Returning after missing a record eight-straight meets, Kisenosato withstood an opening onslaught from the quick and powerful up-and-comer to secure an impressive win on Day 2 of the 15-day tourney.

    Takakeisho (0-2) looked victory bound after turning Kisenosato around and slinging him by his belt to the edge of the straw, but the Japanese-born grand champion held his ground, gripping the komusubi by his torso before thrusting him to the deck.

    All three yokozuna stayed undefeated at Tokyo's Ryogoku Kokugikan after Mongolian-born grand champions Kakuryu and Hakuho won their respective bouts.

    Kakuryu made quick work of No. 1 maegashira Kaisei (1-1), using a left hand grip to turn around his opponent and push him out from the rear.

    He improved to 14-0 against the Brazilian-born wrestler, who is still chasing his first "kinboshi" award for beating a grand champion.

    No. 1 Ikioi (0-2) made Hakuho work hard for his victory in the final bout of the day. The all-time championship record-holder found himself pushed to the edge of the ring before toppling Ikioi with an overarm throw.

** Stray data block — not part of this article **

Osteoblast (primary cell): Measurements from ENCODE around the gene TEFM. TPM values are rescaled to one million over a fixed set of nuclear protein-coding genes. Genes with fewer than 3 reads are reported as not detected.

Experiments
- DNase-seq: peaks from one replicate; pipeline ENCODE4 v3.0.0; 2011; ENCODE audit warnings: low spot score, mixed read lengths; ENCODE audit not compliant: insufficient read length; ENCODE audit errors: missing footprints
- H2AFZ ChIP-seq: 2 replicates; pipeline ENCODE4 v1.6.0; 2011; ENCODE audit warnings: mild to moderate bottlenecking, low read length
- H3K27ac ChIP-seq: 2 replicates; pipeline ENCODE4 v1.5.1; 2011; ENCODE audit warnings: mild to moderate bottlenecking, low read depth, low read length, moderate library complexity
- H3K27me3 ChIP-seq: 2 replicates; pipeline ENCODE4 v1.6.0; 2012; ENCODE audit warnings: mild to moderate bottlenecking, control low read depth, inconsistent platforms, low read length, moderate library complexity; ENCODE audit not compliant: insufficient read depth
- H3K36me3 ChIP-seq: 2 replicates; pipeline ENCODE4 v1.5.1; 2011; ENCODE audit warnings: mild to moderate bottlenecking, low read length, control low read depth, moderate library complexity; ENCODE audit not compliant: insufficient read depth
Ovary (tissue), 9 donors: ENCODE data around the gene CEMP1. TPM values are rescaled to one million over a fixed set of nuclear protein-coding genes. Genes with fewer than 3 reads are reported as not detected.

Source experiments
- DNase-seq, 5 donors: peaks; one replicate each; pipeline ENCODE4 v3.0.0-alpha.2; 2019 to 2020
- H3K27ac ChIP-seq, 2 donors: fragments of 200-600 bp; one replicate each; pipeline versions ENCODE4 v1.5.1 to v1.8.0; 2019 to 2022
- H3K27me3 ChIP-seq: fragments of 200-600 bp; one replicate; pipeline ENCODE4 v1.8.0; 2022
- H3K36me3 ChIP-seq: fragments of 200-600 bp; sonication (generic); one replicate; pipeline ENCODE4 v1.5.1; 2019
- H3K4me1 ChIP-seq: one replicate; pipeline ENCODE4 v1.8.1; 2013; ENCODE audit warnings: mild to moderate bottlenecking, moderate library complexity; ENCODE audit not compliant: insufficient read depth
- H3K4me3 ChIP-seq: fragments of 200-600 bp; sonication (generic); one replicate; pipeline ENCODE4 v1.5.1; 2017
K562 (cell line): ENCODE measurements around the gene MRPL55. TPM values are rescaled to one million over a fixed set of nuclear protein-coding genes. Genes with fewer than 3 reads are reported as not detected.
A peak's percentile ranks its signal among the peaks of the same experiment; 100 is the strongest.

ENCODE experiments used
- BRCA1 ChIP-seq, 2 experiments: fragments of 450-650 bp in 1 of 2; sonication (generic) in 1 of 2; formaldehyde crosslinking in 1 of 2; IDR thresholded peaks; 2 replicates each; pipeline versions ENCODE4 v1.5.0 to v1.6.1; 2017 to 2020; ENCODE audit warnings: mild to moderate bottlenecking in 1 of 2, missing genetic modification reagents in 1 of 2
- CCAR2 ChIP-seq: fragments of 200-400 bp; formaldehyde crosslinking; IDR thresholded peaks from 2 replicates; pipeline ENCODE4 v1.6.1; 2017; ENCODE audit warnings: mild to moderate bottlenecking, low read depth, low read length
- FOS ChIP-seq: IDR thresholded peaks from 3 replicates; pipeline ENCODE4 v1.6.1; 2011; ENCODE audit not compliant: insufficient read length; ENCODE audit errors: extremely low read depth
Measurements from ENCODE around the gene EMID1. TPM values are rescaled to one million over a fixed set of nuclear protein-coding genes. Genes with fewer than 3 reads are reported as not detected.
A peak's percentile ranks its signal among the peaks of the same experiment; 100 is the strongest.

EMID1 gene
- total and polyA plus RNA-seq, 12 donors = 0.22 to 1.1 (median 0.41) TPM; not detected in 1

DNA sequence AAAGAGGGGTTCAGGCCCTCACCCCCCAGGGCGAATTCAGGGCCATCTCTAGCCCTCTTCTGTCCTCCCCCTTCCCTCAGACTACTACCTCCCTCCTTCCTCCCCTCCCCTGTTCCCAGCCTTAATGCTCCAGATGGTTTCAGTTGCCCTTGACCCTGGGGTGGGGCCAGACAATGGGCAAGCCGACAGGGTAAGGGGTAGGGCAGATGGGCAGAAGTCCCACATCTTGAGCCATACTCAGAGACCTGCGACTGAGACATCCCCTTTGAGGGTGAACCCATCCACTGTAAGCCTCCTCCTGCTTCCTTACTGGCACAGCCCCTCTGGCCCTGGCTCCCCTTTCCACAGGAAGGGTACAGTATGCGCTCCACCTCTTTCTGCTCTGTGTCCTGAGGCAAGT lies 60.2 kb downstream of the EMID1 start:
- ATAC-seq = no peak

Ozeki Goeido advanced to 1-1 after withstanding a vigorous thrusting attack from Mongolian komusubi Tamawashi (0-2).

    Tamawashi gained forward momentum following the jump after plowing straight through Goeido's opening face slap. The ozeki shoved his opponent back, however, securing an inside left-hand grip before forcing him out.

    Ozeki Tochinoshin stayed undefeated following a straightforward win over No. 2 Yutakayama (0-2). The powerfully built Georgian, who retired from the previous tourney with a foot injury, held his ground against a charging Yutakayama before lifting him out by the belt.